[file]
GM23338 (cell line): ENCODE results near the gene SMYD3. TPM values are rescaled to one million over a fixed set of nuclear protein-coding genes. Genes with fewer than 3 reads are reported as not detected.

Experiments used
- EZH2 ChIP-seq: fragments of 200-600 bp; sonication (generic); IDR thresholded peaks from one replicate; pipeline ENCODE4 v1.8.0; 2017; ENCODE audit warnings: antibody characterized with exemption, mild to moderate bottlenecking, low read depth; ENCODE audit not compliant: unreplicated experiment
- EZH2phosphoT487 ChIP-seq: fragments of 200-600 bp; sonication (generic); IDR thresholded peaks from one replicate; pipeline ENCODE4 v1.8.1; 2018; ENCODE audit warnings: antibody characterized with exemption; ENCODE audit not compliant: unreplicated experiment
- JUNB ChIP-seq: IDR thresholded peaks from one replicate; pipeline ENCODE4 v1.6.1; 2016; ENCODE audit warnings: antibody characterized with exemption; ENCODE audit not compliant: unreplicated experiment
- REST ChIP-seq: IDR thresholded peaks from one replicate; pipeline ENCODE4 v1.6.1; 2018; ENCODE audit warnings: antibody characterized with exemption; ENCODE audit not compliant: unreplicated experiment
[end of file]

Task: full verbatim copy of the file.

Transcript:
GM23338 (cell line): ENCODE results near the gene SMYD3. TPM values are rescaled to one million over a fixed set of nuclear protein-coding genes. Genes with fewer than 3 reads are reported as not detected.

Experiments used
- EZH2 ChIP-seq: fragments of 200-600 bp; sonication (generic); IDR thresholded peaks from one replicate; pipeline ENCODE4 v1.8.0; 2017; ENCODE audit warnings: antibody characterized with exemption, mild to moderate bottlenecking, low read depth; ENCODE audit not compliant: unreplicated experiment
- EZH2phosphoT487 ChIP-seq: fragments of 200-600 bp; sonication (generic); IDR thresholded peaks from one replicate; pipeline ENCODE4 v1.8.1; 2018; ENCODE audit warnings: antibody characterized with exemption; ENCODE audit not compliant: unreplicated experiment
- JUNB ChIP-seq: IDR thresholded peaks from one replicate; pipeline ENCODE4 v1.6.1; 2016; ENCODE audit warnings: antibody characterized with exemption; ENCODE audit not compliant: unreplicated experiment
- REST ChIP-seq: IDR thresholded peaks from one replicate; pipeline ENCODE4 v1.6.1; 2018; ENCODE audit warnings: antibody characterized with exemption; ENCODE audit not compliant: unreplicated experiment